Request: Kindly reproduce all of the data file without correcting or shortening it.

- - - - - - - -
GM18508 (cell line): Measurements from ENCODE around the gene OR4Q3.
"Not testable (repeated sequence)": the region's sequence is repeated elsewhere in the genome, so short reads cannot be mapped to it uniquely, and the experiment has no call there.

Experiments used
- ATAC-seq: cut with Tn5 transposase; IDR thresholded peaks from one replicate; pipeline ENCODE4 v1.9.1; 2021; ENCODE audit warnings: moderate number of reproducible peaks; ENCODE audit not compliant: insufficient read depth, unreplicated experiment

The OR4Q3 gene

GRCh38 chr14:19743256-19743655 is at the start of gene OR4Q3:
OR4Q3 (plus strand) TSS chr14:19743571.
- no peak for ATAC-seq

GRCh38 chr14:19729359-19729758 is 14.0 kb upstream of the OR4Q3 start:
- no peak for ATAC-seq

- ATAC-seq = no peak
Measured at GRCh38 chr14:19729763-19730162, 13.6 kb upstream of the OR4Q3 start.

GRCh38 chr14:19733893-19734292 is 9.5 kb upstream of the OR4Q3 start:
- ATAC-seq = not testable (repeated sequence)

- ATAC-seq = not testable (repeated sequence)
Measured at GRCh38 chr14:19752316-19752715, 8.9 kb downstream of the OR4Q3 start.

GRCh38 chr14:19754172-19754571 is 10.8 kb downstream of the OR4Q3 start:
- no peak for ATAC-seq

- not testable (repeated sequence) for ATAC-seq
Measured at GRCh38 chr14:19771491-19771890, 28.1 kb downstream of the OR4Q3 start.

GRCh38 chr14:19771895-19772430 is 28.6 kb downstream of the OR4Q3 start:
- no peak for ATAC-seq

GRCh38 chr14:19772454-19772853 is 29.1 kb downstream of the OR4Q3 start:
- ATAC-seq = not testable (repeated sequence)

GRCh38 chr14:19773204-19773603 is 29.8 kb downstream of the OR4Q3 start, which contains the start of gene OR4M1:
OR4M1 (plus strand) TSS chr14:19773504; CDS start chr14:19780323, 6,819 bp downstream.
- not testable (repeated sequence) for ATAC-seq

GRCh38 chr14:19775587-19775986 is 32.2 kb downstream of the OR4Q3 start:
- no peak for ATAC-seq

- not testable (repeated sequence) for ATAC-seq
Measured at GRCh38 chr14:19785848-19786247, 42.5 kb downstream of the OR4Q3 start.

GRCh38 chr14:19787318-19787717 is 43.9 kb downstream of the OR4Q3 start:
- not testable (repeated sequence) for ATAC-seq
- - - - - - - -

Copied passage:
GM18508 (cell line): Measurements from ENCODE around the gene OR4Q3.
"Not testable (repeated sequence)": the region's sequence is repeated elsewhere in the genome, so short reads cannot be mapped to it uniquely, and the experiment has no call there.

Experiments used
- ATAC-seq: cut with Tn5 transposase; IDR thresholded peaks from one replicate; pipeline ENCODE4 v1.9.1; 2021; ENCODE audit warnings: moderate number of reproducible peaks; ENCODE audit not compliant: insufficient read depth, unreplicated experiment

The OR4Q3 gene

GRCh38 chr14:19743256-19743655 is at the start of gene OR4Q3:
OR4Q3 (plus strand) TSS chr14:19743571.
- no peak for ATAC-seq

GRCh38 chr14:19729359-19729758 is 14.0 kb upstream of the OR4Q3 start:
- no peak for ATAC-seq

- ATAC-seq = no peak
Measured at GRCh38 chr14:19729763-19730162, 13.6 kb upstream of the OR4Q3 start.

GRCh38 chr14:19733893-19734292 is 9.5 kb upstream of the OR4Q3 start:
- ATAC-seq = not testable (repeated sequence)

- ATAC-seq = not testable (repeated sequence)
Measured at GRCh38 chr14:19752316-19752715, 8.9 kb downstream of the OR4Q3 start.

GRCh38 chr14:19754172-19754571 is 10.8 kb downstream of the OR4Q3 start:
- no peak for ATAC-seq

- not testable (repeated sequence) for ATAC-seq
Measured at GRCh38 chr14:19771491-19771890, 28.1 kb downstream of the OR4Q3 start.

GRCh38 chr14:19771895-19772430 is 28.6 kb downstream of the OR4Q3 start:
- no peak for ATAC-seq

GRCh38 chr14:19772454-19772853 is 29.1 kb downstream of the OR4Q3 start:
- ATAC-seq = not testable (repeated sequence)

GRCh38 chr14:19773204-19773603 is 29.8 kb downstream of the OR4Q3 start, which contains the start of gene OR4M1:
OR4M1 (plus strand) TSS chr14:19773504; CDS start chr14:19780323, 6,819 bp downstream.
- not testable (repeated sequence) for ATAC-seq

GRCh38 chr14:19775587-19775986 is 32.2 kb downstream of the OR4Q3 start:
- no peak for ATAC-seq

- not testable (repeated sequence) for ATAC-seq
Measured at GRCh38 chr14:19785848-19786247, 42.5 kb downstream of the OR4Q3 start.

GRCh38 chr14:19787318-19787717 is 43.9 kb downstream of the OR4Q3 start:
- not testable (repeated sequence) for ATAC-seq